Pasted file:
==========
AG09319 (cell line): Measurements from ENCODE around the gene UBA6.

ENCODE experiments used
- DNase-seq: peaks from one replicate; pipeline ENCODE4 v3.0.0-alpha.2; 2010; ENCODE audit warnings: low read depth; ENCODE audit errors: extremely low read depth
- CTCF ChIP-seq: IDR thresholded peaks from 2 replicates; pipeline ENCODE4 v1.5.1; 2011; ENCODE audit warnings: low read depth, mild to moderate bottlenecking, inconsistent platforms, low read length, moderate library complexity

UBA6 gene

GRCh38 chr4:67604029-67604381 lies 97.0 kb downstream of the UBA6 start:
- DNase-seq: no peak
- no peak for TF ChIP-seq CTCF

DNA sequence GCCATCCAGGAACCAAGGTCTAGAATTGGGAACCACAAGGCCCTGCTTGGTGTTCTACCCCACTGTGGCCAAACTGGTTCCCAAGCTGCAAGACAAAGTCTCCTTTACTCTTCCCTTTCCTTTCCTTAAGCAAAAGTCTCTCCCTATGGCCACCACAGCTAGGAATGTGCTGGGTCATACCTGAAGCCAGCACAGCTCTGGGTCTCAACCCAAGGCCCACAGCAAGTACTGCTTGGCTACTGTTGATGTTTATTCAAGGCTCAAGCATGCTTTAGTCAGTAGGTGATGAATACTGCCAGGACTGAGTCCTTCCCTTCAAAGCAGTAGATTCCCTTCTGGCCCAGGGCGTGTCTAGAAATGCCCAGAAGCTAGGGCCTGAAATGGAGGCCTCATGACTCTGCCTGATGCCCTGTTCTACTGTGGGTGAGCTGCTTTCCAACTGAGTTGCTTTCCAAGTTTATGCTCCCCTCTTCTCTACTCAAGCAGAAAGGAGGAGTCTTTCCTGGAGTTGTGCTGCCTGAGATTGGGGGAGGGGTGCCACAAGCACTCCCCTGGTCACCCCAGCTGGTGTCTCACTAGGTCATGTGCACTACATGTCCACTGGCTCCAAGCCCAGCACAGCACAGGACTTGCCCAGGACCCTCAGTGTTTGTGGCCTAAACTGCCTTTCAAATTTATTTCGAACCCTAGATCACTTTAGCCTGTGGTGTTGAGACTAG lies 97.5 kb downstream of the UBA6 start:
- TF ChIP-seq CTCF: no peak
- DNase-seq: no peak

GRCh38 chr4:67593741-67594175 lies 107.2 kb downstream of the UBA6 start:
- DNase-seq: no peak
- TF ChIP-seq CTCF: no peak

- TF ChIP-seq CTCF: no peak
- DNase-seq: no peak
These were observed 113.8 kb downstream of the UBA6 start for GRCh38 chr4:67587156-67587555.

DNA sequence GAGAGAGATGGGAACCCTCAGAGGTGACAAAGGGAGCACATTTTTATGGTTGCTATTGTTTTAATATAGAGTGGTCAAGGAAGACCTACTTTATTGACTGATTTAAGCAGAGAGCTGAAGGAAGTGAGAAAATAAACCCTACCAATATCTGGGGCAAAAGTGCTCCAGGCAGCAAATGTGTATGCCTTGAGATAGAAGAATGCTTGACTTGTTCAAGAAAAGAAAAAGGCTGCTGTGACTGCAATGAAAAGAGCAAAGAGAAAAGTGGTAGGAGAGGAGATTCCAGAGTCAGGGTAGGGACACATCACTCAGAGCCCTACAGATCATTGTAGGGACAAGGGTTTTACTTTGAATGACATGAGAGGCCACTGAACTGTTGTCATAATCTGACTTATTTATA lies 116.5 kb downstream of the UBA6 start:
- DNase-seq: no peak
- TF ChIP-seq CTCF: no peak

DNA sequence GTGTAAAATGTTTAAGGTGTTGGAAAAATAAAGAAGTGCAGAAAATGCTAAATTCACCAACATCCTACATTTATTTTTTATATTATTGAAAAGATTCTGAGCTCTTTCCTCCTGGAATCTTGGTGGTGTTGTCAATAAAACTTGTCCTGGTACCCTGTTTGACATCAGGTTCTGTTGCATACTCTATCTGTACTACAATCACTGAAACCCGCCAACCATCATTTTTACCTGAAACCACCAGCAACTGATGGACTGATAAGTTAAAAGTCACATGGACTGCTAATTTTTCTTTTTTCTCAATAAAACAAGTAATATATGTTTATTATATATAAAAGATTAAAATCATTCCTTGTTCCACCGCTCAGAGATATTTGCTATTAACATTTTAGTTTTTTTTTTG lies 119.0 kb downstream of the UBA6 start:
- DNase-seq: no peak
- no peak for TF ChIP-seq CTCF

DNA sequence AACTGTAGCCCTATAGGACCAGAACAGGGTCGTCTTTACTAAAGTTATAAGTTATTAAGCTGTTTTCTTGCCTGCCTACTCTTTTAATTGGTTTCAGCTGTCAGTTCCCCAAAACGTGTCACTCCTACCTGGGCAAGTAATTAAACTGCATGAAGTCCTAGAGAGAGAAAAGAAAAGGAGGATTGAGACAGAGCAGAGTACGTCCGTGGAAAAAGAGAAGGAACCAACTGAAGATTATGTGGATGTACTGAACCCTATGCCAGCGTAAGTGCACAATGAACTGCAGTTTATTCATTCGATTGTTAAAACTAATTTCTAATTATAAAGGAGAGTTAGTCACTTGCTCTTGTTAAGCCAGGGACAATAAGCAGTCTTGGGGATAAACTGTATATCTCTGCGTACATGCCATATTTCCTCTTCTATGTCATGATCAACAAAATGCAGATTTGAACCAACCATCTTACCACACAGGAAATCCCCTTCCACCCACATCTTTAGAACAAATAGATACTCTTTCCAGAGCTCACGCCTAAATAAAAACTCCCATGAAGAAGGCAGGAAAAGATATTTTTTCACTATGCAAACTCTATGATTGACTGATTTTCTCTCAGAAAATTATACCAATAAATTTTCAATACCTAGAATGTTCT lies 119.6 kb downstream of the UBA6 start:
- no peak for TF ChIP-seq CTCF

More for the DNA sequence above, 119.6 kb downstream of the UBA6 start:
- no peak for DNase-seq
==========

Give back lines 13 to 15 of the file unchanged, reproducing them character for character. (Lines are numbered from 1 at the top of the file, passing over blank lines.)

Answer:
- DNase-seq: no peak
- TF ChIP-seq CTCF: no peak

- TF ChIP-seq CTCF: no peak